SEVILLE — Spain’s standard value-added tax will jump from 18-21 percent on September 1, and the reduced rate will rise two percent, the sharpest increase in the country’s history. The hike is expected to plunge Spain deeper into recession - at least initially - and opposition to the measure is widespread.
Braving the economic storm, Fernando Vázquez Rojas opened three restaurants in the past four years in Seville, where clients can dine for under 20 euros per person - a bit more than $25.
Business has been especially good at the location on Torneo Street, but he has felt the pinch of decreased consumer spending, with revenues falling since April by "15-20 percent, depending on the moment,” said Rojas.
Tax on a meal in a restaurant is set to increase two percent, from 8-10 percent, on September 1. Rojas is not worried. He said, “I am lucky. I increase the prices with the taxes and the price is two percent more. Maybe 20 cents, 50 cents per person. It is not a significant increase in prices.”
But the change in the reduced VAT rate will also apply to housing, transportation, eyeglasses, tickets to museums and hotel stays, among other things. The standard VAT rate, which is added on to the price of most products and services, will rise from 18-21 percent.
Some items, like school supplies, will now fall into another category and be taxed 13 percent more. And that is certainly a significant difference for a country that once had one of the lowest tax rates in Europe.
Economist Javier Díaz-Giménez, of IESE Business School in Madrid, said "the highest rates are 23 percent in Greece, Portugal and Ireland, and now Spain is certainly moving above the average and getting closer to the maximum.”
Part of the austerity package announced in July by Spanish Prime Minister Mariano Rajoy, the tax increase is expected to bring about $25 billion into government coffers during the next two years - money Madrid desperately needs to hit tough European deficit targets.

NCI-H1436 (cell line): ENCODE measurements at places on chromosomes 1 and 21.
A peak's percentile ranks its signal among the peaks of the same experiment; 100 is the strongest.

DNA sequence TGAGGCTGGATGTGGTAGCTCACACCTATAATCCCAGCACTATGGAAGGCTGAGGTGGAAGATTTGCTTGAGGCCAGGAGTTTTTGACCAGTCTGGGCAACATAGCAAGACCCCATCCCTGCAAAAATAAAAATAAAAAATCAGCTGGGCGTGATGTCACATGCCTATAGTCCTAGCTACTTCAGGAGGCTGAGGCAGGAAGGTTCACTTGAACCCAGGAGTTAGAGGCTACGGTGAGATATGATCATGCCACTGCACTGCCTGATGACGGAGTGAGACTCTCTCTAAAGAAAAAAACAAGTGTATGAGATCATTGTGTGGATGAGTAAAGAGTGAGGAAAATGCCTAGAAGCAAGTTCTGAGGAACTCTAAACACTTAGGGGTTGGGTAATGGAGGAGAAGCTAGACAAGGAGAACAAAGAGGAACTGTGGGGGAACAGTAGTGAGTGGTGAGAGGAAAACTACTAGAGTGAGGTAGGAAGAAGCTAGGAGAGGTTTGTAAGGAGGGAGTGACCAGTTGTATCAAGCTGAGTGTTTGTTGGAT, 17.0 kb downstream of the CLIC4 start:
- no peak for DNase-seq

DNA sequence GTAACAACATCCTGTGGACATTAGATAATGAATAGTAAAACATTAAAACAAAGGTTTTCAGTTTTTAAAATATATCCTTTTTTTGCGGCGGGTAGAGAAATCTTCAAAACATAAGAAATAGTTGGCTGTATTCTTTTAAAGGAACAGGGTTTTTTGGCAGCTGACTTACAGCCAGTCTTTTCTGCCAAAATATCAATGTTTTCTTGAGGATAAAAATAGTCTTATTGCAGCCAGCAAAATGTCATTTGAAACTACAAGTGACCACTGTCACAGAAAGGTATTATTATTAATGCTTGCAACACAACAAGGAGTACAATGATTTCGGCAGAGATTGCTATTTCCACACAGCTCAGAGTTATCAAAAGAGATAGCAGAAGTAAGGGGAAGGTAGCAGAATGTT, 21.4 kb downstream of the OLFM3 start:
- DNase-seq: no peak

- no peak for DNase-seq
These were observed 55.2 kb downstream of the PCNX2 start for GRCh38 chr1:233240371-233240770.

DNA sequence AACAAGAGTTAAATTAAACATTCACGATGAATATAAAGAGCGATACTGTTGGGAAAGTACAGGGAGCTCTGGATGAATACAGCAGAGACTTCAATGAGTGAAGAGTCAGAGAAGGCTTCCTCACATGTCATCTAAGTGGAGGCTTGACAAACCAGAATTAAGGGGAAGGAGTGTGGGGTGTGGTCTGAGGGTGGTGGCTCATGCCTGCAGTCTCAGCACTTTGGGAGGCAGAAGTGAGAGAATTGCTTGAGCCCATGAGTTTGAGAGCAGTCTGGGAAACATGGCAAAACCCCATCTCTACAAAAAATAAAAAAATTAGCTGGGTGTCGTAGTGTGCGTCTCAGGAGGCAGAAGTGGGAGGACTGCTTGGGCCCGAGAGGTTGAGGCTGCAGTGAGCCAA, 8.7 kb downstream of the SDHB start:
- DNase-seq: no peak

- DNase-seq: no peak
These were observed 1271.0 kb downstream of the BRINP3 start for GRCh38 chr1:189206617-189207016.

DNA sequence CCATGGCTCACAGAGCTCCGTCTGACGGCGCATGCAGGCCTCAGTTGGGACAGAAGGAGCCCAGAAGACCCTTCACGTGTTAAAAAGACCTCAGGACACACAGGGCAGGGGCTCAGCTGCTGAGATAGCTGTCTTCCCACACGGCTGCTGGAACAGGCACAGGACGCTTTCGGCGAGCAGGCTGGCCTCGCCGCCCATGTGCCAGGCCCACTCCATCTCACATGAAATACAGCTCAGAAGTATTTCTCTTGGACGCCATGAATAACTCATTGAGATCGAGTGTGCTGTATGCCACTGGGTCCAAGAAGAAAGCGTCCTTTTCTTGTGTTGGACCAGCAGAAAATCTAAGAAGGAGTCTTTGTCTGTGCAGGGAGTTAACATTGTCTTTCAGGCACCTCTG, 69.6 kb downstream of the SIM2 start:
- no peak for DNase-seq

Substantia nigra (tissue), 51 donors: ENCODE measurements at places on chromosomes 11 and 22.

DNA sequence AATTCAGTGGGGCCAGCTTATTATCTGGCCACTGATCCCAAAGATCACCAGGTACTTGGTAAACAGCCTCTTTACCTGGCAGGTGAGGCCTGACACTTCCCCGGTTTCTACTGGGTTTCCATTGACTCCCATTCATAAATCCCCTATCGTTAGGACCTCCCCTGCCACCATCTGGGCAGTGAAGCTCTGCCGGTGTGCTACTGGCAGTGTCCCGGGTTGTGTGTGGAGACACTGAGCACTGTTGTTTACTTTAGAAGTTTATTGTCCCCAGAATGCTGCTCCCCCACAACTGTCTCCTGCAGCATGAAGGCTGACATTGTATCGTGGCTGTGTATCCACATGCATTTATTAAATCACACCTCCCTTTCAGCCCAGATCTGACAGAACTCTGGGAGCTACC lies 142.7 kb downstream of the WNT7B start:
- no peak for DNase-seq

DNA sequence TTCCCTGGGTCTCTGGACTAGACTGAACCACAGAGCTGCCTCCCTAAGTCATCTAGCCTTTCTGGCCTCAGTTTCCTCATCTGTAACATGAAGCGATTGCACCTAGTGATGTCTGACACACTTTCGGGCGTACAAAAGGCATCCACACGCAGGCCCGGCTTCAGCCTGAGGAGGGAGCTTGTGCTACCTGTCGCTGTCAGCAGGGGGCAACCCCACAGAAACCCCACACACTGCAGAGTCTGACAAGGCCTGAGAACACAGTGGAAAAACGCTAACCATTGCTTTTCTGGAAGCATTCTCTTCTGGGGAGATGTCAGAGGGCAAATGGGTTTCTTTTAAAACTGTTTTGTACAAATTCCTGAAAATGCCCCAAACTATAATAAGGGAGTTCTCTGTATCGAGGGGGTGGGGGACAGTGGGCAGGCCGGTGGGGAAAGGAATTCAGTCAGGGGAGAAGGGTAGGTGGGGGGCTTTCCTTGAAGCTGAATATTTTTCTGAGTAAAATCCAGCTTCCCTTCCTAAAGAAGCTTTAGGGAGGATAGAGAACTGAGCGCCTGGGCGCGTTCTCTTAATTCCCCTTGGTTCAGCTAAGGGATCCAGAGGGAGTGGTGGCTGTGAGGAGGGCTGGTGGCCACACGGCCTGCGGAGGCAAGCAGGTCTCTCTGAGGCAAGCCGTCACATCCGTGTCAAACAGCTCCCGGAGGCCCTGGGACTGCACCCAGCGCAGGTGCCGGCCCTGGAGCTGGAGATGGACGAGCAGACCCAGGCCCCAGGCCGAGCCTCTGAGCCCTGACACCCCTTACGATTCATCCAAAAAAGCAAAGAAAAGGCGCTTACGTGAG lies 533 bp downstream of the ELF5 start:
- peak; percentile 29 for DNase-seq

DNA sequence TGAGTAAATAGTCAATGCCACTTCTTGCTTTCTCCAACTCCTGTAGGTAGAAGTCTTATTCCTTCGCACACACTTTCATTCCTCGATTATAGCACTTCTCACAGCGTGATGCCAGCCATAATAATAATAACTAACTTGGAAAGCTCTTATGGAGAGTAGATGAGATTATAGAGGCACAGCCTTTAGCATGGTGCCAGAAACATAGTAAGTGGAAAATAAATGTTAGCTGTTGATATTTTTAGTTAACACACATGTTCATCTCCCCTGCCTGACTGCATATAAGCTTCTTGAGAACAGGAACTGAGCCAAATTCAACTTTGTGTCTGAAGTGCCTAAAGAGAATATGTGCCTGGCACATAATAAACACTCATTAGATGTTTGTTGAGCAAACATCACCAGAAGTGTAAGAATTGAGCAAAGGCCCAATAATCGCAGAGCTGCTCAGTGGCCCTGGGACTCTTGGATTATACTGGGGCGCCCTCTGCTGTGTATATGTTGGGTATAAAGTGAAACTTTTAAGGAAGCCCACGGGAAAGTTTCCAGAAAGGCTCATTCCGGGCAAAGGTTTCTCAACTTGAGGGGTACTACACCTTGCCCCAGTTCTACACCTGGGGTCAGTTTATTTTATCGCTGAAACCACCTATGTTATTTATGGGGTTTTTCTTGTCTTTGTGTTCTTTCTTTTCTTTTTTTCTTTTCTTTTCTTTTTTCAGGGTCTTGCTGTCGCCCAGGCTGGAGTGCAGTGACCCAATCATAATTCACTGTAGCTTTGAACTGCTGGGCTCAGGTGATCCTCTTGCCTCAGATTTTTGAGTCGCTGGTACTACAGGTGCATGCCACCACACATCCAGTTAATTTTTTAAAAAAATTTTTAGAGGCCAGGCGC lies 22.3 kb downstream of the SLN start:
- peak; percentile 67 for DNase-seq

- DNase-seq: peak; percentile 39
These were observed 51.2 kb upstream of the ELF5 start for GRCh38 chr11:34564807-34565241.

Hike runs into opposition
But the measure has been met with fierce opposition.
The president of the national association of financial advisers, Antonio Durán-Sindreu, told Spain’s public television that the tax increases will mean "death by asphyxiation" for business, and that the government should have tried to stimulate consumption.
Instead, Spanish consumers will spend less, said Javier Díaz-Giménez. "I do not think anybody will win. I think some people will lose more than others. The tax burden, of any tax, is not borne equally by everybody."
Díaz-Giménez said higher taxes affect the poor disproportionately, and the tax burden increases by age.
Pensioner Manuel Chaparro said he will cut back where he can, by eating out and driving less often.
And that is bad news for businesses.
Spain's tourism industry foresees losses of about $2.5 million annually, affecting tens of thousands of jobs.
The automotive sector vehicle sales during the remaining months of this year will drop by 25,000.
Many retailers, like the clothing chain Mango, have announced they will lower prices and absorb the cost of the higher tax to avoid losing sales.
Fernando Vázquez Rojas believes that for his restaurant the impact will be temporary, lasting maybe two months.
Vázquez Rojas is somewhat of a rarity - a risk-taking optimist in a country where hope and confidence in the future right now is in short supply.